There’s a chair, it’s a big soft one, sitting in the corner of the coffee shop. It’s inhabited by all kinds of folks throughout a day. Youngsters reveling with friends, older men reading the paper, a man receiving news of a relative’s death.
He’d probably just been to the hospital or nursing home, saying his final goodbye. Coming here to get away and, ‘work,’ which was really just an excuse to not be in the room at the same time as Death.
He’d probably met Death before in some dark alley a world away or in an open street fighting a war for someone else’s freedom explaining his reticence to be around it when it came knocking this close. Trying to forget the final gasps, trying to loose himself in something, anything else.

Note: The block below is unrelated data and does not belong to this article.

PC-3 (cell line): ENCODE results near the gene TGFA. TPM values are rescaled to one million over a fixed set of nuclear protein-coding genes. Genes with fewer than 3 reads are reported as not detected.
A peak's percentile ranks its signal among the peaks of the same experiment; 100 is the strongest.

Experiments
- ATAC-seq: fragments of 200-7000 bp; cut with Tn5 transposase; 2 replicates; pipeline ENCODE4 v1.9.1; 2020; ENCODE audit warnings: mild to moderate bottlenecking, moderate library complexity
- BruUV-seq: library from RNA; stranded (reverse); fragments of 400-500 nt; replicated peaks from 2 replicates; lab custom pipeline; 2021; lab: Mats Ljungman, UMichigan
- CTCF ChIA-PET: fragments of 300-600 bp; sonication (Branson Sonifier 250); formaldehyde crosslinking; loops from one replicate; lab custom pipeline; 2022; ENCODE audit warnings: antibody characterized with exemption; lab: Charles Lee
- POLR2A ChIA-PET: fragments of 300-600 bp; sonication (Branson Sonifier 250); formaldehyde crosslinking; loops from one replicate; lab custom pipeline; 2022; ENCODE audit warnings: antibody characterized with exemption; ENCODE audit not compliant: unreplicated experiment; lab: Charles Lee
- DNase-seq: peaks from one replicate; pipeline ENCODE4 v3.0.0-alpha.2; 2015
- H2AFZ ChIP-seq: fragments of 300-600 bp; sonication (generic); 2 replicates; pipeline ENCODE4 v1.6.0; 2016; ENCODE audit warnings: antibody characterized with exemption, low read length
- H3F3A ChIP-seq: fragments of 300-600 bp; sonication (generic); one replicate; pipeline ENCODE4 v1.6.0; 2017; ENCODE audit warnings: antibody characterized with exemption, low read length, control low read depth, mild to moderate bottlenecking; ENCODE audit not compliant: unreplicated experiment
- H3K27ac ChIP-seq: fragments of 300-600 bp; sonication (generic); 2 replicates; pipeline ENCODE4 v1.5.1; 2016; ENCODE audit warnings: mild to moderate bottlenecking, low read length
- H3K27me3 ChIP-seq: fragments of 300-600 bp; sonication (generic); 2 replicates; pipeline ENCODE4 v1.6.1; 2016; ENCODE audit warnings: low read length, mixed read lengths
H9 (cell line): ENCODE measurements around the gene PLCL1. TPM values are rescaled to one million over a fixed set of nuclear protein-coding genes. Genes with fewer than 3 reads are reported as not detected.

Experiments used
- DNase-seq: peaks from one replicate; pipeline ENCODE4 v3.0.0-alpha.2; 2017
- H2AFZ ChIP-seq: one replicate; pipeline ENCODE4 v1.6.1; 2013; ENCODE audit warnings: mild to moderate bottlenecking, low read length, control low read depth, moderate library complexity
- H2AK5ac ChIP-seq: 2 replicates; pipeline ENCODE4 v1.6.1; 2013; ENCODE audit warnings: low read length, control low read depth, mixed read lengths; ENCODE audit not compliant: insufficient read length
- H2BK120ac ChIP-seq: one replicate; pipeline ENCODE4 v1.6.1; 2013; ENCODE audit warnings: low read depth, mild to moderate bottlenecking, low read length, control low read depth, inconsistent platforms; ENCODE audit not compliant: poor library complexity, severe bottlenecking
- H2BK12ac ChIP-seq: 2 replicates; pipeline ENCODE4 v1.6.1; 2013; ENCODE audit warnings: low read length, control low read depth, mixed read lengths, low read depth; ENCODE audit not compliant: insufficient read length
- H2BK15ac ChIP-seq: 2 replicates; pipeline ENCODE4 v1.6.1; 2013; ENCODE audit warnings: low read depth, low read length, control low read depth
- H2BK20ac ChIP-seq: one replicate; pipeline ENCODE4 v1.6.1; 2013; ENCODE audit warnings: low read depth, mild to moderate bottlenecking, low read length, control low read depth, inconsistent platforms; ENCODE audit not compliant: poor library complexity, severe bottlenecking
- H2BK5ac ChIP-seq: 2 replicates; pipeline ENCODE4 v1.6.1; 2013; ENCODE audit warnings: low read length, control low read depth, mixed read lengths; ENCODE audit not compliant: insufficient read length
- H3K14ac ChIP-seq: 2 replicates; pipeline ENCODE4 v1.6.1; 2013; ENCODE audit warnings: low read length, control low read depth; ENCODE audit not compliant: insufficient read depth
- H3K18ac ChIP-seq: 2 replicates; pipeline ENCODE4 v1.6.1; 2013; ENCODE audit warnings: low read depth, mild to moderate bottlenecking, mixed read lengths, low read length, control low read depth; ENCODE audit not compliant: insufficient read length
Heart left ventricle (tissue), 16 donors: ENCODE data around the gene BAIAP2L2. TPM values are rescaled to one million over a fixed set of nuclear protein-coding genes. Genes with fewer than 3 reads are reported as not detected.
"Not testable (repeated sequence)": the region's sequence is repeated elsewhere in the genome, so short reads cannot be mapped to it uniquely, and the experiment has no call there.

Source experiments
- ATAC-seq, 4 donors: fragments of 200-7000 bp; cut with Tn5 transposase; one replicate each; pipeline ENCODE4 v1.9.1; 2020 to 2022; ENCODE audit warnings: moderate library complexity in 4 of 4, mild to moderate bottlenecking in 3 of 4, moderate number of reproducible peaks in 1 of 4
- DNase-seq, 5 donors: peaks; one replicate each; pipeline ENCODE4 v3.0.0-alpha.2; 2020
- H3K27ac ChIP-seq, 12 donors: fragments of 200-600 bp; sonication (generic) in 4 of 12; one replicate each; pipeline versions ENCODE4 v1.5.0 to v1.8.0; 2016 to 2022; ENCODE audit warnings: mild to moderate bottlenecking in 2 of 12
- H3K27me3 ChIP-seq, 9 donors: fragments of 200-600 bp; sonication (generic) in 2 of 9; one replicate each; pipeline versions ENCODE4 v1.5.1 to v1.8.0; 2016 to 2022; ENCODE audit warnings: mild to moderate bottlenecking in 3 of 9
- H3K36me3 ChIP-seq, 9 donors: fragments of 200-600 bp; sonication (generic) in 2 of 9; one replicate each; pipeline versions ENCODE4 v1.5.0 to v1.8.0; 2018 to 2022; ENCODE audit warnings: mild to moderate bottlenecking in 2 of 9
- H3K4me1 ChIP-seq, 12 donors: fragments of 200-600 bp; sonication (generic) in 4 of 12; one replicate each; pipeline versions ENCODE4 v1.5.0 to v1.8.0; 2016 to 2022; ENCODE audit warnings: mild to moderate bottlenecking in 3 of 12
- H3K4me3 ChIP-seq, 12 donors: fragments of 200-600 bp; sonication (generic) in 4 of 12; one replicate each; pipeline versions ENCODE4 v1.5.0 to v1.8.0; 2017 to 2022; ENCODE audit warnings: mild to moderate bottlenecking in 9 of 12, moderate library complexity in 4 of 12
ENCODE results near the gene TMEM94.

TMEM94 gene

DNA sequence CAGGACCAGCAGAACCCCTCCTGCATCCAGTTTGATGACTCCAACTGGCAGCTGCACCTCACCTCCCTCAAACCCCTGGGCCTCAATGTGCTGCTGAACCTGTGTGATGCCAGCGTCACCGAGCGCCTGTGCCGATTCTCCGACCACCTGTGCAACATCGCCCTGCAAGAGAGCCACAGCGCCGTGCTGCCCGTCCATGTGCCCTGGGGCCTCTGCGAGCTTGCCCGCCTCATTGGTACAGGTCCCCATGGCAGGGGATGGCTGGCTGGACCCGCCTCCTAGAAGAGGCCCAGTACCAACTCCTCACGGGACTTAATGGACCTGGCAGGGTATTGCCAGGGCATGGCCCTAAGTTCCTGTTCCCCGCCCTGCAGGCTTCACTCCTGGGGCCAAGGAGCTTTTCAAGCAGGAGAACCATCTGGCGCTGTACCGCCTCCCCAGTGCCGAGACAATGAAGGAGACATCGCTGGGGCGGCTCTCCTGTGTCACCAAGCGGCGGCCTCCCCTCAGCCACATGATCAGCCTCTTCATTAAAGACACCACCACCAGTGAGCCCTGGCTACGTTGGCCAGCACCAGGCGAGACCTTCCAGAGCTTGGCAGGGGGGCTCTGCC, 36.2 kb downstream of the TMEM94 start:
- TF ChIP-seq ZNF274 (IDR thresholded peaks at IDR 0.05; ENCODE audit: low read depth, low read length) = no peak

His phone rang, sounding like a funeral march in his ears. He answered. It was done. They were gone. There was nothing left for him to do but to marvel at the sun that shown on his back and feel the heat of the day, the warmth of life.
The same call had been made before, the call of death.
But instead of being made with a phone it was made with nails and a spear. The thud of the hammer and the thrust of the spear spilled and spelled certain seemingly unalterable death for its victim.
The family wept. The friends sat in their chairs and stared in unbelievable disbelief at some unfocused distant point.
But soon they would know what the man in the chair at the coffee shop knew death isn’t a vault anymore, it’s a revolving door. The one they wept for would shatter the vault’s door leaving alive and free to reign.